The Museum exists not only to delight but to instruct and provoke reflection. Its great collections, in close proximity, are seen by five million visitors every year entirely free of entry charge. The Parthenon Sculptures are integral to this unique experience.
When considering whether to make a loan the Trustees are required, by Act of Parliament, to have regard to the interest of the Museum’s visitors. While there is no list of objects that can never be lent, we do believe there is a prima facie assumption against the lending of key objects in the Museum’s collections which are normally on display and which the public reasonably expect to see in the Museum. The sculptures are precisely among that group of key objects indispensable to the Museum’s essential, universal purpose, and thus fall into the category of objects that can not be lent.
The Director and I much appreciated the opportunity to discuss these various matters frankly and in such a friendly context, and to establish friendly contact and undertake such an exchange of views between us. This must surely contribute to a relationship which we very much wish to promote and expand.
Again though, as I said in our meeting, I would not wish you to leave with the impression that any negotiation on the issue you raised is underway. This would be misleading. I am bound in all frankness, to repeat that I cannot envisage the circumstances under which the Trustees would regard it as being in the Museum’s interest, or consistent with its duty, to endorse a loan, permanent or temporary, of the Parthenon Sculptures in its collections.
I should like to end by thanking you for the kind gift of the coin replicas from the Numismatic Museum in Athens. They are especially appropriate as a symbol of the co-operation that exists between us, in the light of the recent collaborative British Museum / Numismatic Museum Internet project,
Presveis: One Currency for Europe
, which, I was delighted to see, is available on the Ministry of Culture’s website. Yours sincerely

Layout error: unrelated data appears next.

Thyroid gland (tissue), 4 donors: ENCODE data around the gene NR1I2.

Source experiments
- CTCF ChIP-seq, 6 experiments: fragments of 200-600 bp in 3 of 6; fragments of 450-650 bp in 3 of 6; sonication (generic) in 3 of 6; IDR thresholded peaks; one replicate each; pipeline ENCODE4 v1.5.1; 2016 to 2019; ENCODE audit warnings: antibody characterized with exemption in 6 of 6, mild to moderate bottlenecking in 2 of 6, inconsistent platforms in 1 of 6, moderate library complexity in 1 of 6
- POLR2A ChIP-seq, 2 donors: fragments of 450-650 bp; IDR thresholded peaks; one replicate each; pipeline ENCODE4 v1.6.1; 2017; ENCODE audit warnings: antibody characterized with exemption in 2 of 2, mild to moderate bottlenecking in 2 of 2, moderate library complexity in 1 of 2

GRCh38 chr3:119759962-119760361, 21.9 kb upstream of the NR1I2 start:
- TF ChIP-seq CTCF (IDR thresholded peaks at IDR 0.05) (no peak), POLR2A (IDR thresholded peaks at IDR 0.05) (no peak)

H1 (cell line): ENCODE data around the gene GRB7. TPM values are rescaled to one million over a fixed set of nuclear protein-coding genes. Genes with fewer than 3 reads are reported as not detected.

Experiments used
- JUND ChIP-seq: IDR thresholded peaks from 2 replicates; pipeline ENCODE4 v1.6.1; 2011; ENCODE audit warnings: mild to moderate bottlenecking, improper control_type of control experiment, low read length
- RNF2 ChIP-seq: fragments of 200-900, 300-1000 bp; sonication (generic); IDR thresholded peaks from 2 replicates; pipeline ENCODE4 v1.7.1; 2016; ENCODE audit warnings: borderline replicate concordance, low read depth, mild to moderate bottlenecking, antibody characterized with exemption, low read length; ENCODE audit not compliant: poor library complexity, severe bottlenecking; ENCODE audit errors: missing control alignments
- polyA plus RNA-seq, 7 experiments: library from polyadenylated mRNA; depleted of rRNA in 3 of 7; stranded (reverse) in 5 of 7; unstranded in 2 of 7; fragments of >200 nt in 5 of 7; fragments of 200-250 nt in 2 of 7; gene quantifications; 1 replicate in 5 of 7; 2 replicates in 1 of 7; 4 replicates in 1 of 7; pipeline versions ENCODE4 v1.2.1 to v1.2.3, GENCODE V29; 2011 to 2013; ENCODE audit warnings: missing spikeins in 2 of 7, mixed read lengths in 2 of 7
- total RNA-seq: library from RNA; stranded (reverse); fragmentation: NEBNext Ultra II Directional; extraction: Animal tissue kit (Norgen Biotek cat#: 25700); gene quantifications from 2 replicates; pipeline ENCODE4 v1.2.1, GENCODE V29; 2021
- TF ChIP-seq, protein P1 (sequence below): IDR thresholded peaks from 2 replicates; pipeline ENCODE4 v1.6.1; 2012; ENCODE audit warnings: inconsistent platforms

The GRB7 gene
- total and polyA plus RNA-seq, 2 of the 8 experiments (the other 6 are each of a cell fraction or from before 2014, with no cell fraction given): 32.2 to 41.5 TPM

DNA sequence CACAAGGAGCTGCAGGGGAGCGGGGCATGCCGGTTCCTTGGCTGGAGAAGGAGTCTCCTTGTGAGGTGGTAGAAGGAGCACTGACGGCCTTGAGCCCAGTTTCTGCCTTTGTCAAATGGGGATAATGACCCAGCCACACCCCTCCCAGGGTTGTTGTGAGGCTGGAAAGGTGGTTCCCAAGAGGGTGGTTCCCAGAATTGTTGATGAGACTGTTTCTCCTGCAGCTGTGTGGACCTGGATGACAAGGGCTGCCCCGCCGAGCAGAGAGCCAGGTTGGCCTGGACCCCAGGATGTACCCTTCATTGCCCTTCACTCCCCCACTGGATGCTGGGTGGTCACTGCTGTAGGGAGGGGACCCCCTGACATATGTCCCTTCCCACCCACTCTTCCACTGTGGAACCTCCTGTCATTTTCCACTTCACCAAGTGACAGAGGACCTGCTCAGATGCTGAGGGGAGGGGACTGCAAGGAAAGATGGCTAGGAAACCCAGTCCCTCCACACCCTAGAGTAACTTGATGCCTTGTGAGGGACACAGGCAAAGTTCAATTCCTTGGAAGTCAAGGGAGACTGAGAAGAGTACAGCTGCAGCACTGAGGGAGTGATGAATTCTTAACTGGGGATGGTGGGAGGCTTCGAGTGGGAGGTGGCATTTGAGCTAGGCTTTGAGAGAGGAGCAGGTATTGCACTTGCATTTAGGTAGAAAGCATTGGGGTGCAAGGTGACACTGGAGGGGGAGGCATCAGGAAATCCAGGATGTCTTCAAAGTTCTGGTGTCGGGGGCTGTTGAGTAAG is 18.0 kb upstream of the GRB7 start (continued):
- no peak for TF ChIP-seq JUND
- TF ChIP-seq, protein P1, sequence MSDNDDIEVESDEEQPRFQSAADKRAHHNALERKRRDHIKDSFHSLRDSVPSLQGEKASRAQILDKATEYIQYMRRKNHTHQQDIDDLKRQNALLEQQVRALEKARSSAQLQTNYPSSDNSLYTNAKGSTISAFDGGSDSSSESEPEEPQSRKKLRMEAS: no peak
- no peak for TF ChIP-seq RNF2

Sir John Boyd
Anybody with some idea about the Parthenon Marbles can guess that when a senior Greek official visits the British Museum, it would be about the Parthenon/Elgin Marbles. The letter of 14 November 2002 indicates in its title already that the visit of the Greek Minister of Culture was about this historic subject. It is to be noted that the letter does not indicate the date of the visit or the purpose of the letter. This deflects the attention of the recipient from the fact that the letter is a record of the meeting and avoids any objections, additions or corrections which the recipient might otherwise want to make to a record of the meeting.
The letter of the Chairman of the Board of Trustees, John Boyd thus acknowledges that the Greeks have made efforts on this issue and also that it was not the first time the minister was visiting the museum. Before 2002 there had been visits by various Greek officials and personalities. Such a visit was made by the unforgettable great Melina Mercouri who was met with insults from the then Director of the British Museum, David Wilson. (5)
The Boyd letter, echoing essentially the ideas of Neil MacGregor, makes it clear that the British Museum was not willing to make any loan of the Parthenon Marbles to the new museum the Greeks were constructing:
“The Director and I naturally listened very carefully to what you had to say about the Parthenon Sculptures in our collections. I am grateful for the manner in which you approached the topic; grateful too for the understanding shown during the meeting for the Museum’s position. Nevertheless, it remains the opinion of the Board of Trustees that the Parthenon sculptures in the collections of the British Museum cannot be lent to the new museum currently under development in Athens, whether in the manner you proposed or for a temporary period.”
“Whether in the manner you proposed or for a temporary period”
This leaves out intentionally whatever the Greeks might have proposed that may appear reasonable. The Greeks have made suggestions of transferring to the British Museums valuable Greek artefacts in exchange for the Parthenon Marbles. The idea also is to take away the British fear that the Greeks might not return loans. The British fear is the reflection of bad conscience.
As if to reinforce the message in the preceding paragraph which was clear enough, Boyd emphasises in the very next paragraph the determination not to loan any Parthenon Marble:
“Let me rehearse again the basis for our belief that the British Museum is the best possible place for these wonderful sculptures to be on display, as an essential chapter within the worldwide story of human cultural achievement. It is precisely this story which the Museum exists to tell through the rich and multi-faceted character of its worldwide collections. The ideas, aesthetics and skills of 5th century Greek civilisation are regarded here as elsewhere as central to this human experience. I am not sure that contemporary changes in political and economic attitudes, adduced at one point in our discussion, alter the point”.